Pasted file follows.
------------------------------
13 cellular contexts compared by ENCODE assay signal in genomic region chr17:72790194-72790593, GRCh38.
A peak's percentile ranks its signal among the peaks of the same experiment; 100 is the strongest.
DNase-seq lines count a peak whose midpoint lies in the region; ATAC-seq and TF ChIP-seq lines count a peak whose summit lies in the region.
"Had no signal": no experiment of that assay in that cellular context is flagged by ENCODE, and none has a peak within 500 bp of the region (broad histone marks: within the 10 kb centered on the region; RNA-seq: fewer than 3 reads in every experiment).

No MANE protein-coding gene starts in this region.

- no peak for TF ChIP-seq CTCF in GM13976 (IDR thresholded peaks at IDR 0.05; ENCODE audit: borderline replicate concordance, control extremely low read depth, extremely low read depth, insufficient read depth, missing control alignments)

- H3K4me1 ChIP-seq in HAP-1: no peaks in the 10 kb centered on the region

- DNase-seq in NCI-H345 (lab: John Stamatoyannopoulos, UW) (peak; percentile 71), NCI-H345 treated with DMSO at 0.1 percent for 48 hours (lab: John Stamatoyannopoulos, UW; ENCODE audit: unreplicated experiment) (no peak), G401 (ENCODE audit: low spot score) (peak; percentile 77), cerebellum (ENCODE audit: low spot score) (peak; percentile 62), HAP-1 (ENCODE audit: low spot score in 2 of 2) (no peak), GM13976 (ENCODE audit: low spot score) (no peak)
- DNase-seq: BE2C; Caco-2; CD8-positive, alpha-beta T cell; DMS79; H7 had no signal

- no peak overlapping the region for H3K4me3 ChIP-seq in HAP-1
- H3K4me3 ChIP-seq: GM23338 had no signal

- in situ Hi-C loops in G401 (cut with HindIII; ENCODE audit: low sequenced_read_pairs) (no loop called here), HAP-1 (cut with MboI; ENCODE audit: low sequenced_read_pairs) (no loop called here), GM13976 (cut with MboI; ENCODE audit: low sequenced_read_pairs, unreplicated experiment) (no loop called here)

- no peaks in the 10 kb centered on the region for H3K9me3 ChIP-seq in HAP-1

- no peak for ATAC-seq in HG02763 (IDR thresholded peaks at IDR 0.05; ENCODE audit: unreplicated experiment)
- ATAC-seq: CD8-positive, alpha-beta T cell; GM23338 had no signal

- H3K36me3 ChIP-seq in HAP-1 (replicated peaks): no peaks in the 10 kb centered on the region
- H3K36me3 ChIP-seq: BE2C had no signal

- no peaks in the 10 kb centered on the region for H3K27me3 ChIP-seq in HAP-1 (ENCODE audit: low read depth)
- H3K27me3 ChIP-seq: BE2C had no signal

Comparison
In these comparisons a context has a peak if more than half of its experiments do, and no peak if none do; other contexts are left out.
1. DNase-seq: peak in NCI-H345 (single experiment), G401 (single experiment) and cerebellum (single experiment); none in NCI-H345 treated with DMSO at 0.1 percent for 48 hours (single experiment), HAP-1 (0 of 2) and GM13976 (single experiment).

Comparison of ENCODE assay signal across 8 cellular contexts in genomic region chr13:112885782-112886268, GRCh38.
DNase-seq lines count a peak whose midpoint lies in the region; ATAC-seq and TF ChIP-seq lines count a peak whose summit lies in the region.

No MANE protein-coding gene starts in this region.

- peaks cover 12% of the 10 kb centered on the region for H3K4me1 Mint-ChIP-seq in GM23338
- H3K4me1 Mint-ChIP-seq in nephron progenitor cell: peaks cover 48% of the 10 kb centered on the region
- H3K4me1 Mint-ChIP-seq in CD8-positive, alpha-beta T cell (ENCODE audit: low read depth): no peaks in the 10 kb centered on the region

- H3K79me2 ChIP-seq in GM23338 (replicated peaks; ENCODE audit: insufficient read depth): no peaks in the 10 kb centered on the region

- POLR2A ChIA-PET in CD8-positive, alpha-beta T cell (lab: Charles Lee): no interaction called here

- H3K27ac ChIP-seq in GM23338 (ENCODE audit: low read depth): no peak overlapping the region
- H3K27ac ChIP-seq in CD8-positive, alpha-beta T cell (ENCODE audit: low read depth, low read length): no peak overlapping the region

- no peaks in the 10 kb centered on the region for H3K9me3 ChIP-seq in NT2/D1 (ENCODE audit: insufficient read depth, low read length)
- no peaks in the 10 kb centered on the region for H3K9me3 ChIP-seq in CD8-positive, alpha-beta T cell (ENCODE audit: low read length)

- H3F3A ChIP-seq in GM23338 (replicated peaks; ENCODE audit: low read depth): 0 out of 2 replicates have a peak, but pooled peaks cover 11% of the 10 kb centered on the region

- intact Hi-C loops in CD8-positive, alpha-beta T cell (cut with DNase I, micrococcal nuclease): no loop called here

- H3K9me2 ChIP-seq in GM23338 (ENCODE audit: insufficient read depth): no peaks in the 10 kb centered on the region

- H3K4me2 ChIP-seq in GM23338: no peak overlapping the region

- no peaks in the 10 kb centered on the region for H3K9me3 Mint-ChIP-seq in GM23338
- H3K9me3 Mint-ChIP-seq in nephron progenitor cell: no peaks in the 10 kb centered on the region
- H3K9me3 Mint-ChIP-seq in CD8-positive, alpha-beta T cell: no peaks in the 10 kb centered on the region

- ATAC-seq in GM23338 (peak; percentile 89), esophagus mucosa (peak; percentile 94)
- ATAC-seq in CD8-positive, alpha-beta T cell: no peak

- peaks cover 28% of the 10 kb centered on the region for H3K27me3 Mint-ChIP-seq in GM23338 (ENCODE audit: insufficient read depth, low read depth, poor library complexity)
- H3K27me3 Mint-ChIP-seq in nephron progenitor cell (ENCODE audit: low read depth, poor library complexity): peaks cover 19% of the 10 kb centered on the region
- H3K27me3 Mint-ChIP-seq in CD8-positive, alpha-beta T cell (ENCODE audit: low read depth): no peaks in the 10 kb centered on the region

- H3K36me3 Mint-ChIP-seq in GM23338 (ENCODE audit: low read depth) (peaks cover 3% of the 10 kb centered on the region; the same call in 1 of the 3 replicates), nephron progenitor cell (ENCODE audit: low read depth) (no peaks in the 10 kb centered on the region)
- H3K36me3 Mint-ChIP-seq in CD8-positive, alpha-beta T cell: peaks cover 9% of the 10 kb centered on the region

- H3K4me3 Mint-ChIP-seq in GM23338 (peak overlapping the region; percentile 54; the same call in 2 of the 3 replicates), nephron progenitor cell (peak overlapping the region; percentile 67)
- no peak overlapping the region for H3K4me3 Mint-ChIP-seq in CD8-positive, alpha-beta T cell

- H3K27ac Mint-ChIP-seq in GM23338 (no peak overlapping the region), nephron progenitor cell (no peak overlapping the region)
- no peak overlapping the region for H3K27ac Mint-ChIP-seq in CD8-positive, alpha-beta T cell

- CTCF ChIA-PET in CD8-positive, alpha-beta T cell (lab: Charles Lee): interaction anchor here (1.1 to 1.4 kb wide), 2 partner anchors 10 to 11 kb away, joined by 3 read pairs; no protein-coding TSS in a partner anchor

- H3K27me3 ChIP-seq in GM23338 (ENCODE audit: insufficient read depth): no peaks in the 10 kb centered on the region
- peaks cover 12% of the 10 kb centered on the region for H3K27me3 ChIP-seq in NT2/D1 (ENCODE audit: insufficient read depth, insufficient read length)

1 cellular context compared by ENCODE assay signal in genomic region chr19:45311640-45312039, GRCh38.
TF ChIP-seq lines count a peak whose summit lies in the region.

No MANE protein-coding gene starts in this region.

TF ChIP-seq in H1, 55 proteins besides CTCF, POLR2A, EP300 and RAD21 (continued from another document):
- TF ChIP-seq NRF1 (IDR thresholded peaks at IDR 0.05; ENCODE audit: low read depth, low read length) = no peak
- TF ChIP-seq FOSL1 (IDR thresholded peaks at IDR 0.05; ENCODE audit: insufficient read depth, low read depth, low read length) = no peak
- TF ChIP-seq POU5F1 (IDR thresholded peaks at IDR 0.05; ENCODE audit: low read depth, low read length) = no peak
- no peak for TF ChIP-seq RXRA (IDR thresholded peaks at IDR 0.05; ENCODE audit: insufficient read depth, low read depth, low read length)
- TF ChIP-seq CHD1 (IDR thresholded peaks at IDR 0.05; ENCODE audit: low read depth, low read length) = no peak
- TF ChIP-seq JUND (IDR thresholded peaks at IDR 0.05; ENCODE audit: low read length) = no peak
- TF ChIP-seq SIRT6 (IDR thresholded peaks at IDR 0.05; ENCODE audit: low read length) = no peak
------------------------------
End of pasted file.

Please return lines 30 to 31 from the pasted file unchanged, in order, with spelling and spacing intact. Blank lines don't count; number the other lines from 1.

- POLR2A ChIA-PET in CD8-positive, alpha-beta T cell (lab: Charles Lee): no interaction called here

- H3K27ac ChIP-seq in GM23338 (ENCODE audit: low read depth): no peak overlapping the region